Uninfected PTM have high levels of LPS in plasma and increased permeability of the small intestine in comparison to RM and humans

Given the antigens (i.e. bacteria and fungi) typically targeted by Th17 cells, and the increased frequency of IL-17 producing T cells in PTM, we hypothesized that a contributing cause of the increased T cell activation and high frequencies of IL-17-producing T cells may be microbial translocation. To evaluate potential systemic dissemination of translocated microbial products in PTM, we measured plasma levels of lipopolysaccharide (LPS), which is used as a quantitative indicator of microbial translocation26, 37-42. We found that PTM had higher levels of plasma LPS, with an average of 45.33 pg/mL of LPS in the plasma (± 12.6), as compared to RM with an average of 19.21 pg/mL of LPS (± 13.3), P=0.0013 or humans, with an average of 20.32 pg/mL of LPS (± 15.9), P=0.0014 (Figure 4a). To assess whether the increased LPS was associated with damage to the GI tract, we measured small intestine permeability using a clinically employed test based on saccharide permeability, which measures the ratio of lactulose to mannitol following saccharide solution ingestion68, 69. PTM demonstrated higher gut permeability, with an average lactulose/mannitol ratio of 0.088 (± 0.03) compared to humans, with an average lactulose/mannitol ratio of 0.017 (± 0.008), P=0.0005 (Figure 4b). Hence one of the potential causes of the increased frequencies of activated and IL-17 producing T cells in PTM may be microbial products that translocate through a permeable GI tract.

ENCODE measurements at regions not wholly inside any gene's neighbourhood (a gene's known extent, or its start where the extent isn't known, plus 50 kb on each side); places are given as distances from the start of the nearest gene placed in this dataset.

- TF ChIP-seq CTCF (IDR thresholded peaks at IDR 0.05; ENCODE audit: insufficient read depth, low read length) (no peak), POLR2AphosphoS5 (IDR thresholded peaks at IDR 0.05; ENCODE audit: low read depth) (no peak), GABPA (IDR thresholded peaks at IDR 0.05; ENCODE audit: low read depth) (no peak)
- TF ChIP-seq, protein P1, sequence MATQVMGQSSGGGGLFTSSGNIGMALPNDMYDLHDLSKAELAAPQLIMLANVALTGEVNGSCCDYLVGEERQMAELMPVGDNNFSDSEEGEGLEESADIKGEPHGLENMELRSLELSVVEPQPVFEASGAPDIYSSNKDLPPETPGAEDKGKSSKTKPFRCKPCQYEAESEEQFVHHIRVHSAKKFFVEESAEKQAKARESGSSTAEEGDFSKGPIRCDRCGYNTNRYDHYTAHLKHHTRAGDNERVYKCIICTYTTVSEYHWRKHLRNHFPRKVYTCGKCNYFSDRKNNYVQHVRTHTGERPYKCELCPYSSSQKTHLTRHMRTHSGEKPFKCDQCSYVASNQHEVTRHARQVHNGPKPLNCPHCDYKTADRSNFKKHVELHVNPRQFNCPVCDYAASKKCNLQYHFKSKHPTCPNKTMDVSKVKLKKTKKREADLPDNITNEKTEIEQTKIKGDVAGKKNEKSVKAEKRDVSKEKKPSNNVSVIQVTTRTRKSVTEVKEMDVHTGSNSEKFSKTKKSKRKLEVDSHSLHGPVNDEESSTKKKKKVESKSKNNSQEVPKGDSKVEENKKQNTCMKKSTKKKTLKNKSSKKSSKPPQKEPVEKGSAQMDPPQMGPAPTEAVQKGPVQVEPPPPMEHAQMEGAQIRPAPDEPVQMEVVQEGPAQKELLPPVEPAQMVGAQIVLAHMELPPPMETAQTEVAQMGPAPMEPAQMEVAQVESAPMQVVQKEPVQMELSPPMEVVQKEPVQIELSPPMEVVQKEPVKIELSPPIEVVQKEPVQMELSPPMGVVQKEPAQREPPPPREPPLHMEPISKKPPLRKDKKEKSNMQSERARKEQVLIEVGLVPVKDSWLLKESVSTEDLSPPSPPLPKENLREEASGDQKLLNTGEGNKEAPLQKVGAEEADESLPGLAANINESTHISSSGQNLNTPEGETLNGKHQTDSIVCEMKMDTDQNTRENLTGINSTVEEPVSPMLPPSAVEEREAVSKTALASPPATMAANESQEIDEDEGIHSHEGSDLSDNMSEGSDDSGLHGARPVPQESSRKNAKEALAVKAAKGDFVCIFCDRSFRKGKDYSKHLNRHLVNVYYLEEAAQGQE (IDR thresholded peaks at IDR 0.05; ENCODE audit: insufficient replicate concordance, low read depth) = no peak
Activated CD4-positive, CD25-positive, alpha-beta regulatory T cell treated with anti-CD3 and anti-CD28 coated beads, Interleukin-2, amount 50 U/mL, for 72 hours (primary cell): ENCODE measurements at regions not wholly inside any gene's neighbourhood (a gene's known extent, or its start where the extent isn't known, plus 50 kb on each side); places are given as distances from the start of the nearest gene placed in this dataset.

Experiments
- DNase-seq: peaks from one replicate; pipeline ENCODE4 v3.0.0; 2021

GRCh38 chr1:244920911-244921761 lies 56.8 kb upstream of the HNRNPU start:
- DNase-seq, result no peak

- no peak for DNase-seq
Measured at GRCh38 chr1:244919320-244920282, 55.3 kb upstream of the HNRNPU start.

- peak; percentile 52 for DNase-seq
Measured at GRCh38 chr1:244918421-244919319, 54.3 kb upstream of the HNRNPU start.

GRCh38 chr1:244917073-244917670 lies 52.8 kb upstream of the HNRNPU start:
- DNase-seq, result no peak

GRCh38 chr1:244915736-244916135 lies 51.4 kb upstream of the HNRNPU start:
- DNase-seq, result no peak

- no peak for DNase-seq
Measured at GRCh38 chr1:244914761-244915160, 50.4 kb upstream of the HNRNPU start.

Figure 4
Plasma LPS and Lactulose to Mannitol ratio indicate microbial translocation and gut permeability in uninfected pigtail macaques

Uninfected PTM have increased damage to the gut epithelia and microbial translocation compared to RM